Scenic USA - South Carolina

Historic Abbeville

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Burt-Stark Mansion - Abbeville Historic District, South Carolina

Photos by Ben Prepelka
Scenic USA Artist Website

     A Preserve America Community, Abbeville celebrates its past as an active participant, preserving its McGowan-Barksdale-Bundy House - Abbeville own heritage in the South Carolina National Heritage Corridor. Settled in the mid 1700s by Scots-Irish, followed by French Huguenots, this southern town is a mixture of European heritage and pure Carolina charm.
     Playing a huge part in the Civil War, Abbeville was often called the birthplace and deathbed of the Confederacy. It was here in Abbeville where its citizens held a mass meeting, calling for secession in 1860. Again in 1865, President Jefferson Davis met with his war cabinet at the Burt-Stark Mansion, discussing the inevitable dissolution of the Confederacy.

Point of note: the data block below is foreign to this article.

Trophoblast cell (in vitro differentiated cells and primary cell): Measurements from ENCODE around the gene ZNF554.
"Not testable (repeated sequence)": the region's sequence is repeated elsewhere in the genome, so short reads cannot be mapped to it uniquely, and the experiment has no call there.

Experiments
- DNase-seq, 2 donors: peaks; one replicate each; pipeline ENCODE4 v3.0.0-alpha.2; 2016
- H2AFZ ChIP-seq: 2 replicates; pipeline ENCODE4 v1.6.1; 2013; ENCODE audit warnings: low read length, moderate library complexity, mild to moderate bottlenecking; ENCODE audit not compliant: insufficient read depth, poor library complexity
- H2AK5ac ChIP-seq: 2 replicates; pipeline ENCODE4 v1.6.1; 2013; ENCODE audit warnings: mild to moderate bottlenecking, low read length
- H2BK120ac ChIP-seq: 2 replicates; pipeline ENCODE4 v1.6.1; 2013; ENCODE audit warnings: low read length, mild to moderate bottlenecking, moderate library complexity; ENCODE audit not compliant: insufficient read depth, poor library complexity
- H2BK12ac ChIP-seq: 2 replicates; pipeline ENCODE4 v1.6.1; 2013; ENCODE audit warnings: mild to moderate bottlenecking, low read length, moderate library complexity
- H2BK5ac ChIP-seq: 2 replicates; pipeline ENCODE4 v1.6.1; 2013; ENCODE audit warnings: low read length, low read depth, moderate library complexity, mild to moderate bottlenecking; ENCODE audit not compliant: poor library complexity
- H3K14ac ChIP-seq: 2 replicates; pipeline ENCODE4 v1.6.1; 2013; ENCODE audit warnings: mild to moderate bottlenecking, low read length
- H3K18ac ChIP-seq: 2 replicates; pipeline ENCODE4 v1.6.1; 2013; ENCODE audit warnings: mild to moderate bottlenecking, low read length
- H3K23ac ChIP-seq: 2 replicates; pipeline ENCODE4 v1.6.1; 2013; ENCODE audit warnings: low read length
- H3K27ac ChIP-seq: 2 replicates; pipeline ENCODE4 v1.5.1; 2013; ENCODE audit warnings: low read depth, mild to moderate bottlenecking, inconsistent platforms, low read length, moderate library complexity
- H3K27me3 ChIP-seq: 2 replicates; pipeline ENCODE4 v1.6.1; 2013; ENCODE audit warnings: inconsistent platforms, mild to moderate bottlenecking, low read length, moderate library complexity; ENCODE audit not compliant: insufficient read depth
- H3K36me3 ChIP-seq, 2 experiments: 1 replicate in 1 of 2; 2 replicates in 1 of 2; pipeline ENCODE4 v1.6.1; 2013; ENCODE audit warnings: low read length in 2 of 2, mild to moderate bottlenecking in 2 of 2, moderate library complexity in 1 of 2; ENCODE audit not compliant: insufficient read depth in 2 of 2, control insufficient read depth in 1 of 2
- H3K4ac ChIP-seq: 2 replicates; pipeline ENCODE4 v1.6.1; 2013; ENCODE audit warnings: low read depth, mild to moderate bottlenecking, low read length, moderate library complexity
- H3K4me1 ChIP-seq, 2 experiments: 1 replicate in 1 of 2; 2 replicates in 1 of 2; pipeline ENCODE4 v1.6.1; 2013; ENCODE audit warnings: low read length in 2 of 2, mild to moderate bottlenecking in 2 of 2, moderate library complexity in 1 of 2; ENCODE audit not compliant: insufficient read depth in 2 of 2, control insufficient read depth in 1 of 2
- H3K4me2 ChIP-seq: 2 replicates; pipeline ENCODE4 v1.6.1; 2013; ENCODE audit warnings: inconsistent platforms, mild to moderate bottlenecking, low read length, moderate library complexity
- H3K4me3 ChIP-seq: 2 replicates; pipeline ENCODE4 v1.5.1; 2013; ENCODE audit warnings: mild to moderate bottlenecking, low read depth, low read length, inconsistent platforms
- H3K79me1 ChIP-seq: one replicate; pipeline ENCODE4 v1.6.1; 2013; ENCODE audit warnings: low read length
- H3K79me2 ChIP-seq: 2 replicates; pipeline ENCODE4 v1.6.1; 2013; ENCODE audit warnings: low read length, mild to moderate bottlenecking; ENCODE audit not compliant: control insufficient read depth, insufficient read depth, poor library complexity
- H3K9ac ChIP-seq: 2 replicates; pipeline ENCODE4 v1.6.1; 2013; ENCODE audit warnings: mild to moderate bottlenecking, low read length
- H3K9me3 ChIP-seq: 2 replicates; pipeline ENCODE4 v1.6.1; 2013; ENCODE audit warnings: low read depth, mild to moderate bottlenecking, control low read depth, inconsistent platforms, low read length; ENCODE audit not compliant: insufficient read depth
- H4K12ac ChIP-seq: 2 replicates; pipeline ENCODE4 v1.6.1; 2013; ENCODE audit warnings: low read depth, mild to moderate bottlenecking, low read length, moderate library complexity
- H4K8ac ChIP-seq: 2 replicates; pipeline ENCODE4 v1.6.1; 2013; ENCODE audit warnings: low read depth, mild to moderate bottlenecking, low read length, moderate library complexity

Today many of the city's landmarks have been faithfully restored, including many 19th century homes, churches and public buildings. Walking tours include many of the outstanding buildings in town, but also included are a Black Heritage Tour and ghost tour. Opera House - Abbeville In the town square you can't miss the Abbeville Opera House (inset), restored to its 1908 appearance. Pictured above is the Burt-Stark Mansion, built in the 1830s by David Lesley. Following the Greek Revival style of architecture, the mansion is decorated with antique furniture, fine china, crystal, silver, rugs and paintings. Trinity Episcopal Church - Abbeville The McGowan-Barksdale-Bundy home (inset) was built in 1888. Home to Confederate General Samuel McGowan, the Queen Anne home well represents the homes of the historic district. Another Abbeville landmark is the Trinity Episcopal Church (inset). Outgrowing its clapboard meeting house, Trinity Episcopal Church members raised a new stuccoed brick church in 1859. Following the French Gothic Revival style of architecture, its 120 foot church steeple and gold cross still dominate the Abbeville skyline.
     Currently stop five on the walking tour, Abbeville's Secession Hill is where a large crowd of local citizens gathered on November 22, 1860. Judge A.G. Magrath of Charleston announced, "The time for speaking has passed and the time for action has arrived." The secession meeting marked a turning point in the southern cause, a bold step which changed life in Abbeville forever, as well as the entire South.

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